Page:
Illinois politicians considering changes to law under review by U.S. Supreme Court
The Illinois General Assembly is poised to consider a bill that looks harmless at first glance, but should be raising eyebrows across the state. House Bill 5935 is supposed to make technical changes to the state’s Medicaid programs, but in the process it affects people who are involved in a landmark U.S. Supreme Court case....
The Illinois General Assembly is poised to consider a bill that looks harmless at first glance, but should be raising eyebrows across the state.
House Bill 5935 is supposed to make technical changes to the state’s Medicaid programs, but in the process it affects people who are involved in a landmark U.S. Supreme Court case.
That case is Harris v. Quinn. Pam Harris is a suburban Chicago mom who cares for a son, Josh, who suffers from severe physical and developmental disabilities. Harris relies on a state Medicaid program for financial assistance while she gives Josh around-the-clock care. Under a series of executive orders and changes to the state labor law, Harris, and tens of thousands of people like her, have been unionized and had union dues drawn from state subsidies. Harris so far has managed to avoid that fate, but 20,000 others have had $50 million of their state aid redirected to the Service Employees International Union, or SEIU.
HB 5935 changes the state statutes that allow for Harris and those like her to be unionized. At first glance the changes seem to be technical, mainly updating terminology to reflect new names for programs used by the Department of Human Services. The language of the bill looks harmless, but the timing is very troubling.
The problem is that the U.S. Supreme Court is very likely to rule that Pam Harris, and home-based caregivers like her, cannot be unionized at all because they are not actually state employees. This would be an entirely fair decision for the Supreme Court to make. Unions exist to protect employees, and Pam Harris is not an employee – she is a mom. This is not a career for her; this is a labor of love for which the state provides some financial aid. The nation’s highest court has already heard arguments, and is expected to rule in June.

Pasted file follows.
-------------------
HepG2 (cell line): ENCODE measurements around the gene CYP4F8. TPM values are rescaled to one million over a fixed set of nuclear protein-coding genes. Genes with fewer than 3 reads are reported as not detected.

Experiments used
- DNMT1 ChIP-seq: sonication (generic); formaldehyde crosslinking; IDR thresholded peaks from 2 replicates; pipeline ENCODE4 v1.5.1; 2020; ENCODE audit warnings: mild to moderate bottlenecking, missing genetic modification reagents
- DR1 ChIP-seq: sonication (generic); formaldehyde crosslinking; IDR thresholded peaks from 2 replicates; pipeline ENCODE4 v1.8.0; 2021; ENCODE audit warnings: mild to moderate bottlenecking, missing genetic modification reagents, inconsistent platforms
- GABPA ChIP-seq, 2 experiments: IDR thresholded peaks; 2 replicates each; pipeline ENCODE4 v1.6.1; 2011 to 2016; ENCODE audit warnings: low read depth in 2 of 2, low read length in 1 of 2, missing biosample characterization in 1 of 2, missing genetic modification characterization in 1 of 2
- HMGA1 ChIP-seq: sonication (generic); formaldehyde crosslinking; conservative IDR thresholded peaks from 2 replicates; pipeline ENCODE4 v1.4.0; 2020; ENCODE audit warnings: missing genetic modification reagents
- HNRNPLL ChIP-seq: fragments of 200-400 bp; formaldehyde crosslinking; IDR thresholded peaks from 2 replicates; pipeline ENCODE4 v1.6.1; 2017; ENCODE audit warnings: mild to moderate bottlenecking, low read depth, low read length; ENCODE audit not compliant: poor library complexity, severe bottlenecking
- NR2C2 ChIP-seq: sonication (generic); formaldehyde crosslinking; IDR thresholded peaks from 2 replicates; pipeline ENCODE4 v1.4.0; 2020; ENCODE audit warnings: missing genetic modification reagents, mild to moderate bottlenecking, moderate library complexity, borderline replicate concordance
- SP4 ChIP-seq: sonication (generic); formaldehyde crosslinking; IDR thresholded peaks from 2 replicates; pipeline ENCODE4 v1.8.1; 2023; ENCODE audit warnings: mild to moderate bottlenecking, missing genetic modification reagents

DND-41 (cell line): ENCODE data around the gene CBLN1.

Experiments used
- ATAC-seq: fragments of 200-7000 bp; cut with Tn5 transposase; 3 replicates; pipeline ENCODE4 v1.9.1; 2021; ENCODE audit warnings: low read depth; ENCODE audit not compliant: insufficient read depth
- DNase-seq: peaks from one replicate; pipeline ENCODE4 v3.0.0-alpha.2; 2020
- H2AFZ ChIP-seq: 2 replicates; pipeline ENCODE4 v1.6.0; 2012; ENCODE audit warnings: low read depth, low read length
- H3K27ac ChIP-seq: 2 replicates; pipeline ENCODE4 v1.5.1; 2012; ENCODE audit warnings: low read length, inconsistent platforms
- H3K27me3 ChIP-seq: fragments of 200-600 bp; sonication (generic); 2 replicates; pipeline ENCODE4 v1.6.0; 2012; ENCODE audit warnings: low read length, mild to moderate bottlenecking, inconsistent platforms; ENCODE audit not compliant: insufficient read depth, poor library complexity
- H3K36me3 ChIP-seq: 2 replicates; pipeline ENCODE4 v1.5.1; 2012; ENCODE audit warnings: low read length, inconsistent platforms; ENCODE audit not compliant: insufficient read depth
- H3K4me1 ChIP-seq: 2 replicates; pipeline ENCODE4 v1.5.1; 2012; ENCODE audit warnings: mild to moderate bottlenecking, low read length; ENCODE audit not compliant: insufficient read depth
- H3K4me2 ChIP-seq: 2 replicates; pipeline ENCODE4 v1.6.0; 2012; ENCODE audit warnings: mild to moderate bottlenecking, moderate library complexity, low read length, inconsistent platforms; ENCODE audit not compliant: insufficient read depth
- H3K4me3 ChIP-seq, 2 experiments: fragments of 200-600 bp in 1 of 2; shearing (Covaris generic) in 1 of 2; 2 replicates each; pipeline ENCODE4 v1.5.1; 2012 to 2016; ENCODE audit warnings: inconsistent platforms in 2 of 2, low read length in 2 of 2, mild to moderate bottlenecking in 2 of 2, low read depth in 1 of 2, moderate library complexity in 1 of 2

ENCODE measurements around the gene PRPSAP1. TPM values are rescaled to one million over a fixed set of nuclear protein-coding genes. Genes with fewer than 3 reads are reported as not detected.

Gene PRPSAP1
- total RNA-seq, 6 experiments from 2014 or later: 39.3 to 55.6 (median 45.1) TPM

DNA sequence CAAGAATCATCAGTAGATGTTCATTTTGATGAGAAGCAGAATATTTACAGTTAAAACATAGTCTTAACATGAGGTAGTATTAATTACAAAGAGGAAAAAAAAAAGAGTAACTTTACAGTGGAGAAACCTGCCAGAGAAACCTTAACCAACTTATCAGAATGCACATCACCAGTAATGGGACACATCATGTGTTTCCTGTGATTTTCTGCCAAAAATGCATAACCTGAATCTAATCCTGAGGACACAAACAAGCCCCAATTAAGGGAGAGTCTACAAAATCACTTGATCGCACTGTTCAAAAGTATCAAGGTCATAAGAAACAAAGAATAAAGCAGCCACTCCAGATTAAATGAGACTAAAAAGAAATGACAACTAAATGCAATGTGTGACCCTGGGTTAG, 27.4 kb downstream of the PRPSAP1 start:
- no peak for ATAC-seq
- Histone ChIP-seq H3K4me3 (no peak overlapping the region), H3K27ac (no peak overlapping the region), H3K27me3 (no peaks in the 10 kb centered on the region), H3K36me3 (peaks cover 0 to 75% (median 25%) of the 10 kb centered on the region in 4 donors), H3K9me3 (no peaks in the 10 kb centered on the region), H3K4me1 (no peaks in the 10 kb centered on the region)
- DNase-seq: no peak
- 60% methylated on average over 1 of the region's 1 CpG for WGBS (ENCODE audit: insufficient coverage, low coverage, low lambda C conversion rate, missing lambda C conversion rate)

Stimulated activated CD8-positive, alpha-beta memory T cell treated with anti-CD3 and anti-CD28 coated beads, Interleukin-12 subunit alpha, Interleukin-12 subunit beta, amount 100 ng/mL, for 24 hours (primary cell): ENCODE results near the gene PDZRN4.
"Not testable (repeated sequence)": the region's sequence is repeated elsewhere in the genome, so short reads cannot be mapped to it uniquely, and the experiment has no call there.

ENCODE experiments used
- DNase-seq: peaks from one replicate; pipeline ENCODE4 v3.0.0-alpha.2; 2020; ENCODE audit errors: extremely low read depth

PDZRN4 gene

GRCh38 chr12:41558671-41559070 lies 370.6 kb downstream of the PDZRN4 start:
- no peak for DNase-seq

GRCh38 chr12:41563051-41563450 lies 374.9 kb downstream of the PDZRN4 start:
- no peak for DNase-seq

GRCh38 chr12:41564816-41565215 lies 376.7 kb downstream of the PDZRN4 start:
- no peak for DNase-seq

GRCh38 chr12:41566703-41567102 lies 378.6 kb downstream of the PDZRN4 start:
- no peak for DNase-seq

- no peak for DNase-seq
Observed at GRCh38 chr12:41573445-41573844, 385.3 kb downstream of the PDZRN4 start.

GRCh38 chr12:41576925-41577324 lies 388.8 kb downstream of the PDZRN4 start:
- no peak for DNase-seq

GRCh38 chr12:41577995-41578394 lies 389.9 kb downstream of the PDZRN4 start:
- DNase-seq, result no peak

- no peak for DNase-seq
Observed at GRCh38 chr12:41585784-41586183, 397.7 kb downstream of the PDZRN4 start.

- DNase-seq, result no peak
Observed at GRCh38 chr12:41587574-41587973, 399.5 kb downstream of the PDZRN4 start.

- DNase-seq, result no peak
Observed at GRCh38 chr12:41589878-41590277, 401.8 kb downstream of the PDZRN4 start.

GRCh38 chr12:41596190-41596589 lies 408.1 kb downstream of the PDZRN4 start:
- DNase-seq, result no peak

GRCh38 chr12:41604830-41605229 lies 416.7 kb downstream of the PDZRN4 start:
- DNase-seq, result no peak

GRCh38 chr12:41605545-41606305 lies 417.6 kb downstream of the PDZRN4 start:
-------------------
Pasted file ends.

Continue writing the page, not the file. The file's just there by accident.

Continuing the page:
So why is the state making technical changes to provide for unionization that might be declared illegal in just a few months? The bill might clear up some things at the Illinois Department of Human Services, but it does so at the cost of muddying the record in a very important freedom of speech case.
It seems odd for the General Assembly to make technical changes to a piece of state law that is on the verge of being declared unconstitutional. Out of respect for the court, and for the rights of home-based caregivers like Pam Harris, lawmakers should wait until the Supreme Court hands down its ruling, and then, if changes need to be made, the Illinois General Assembly can act accordingly.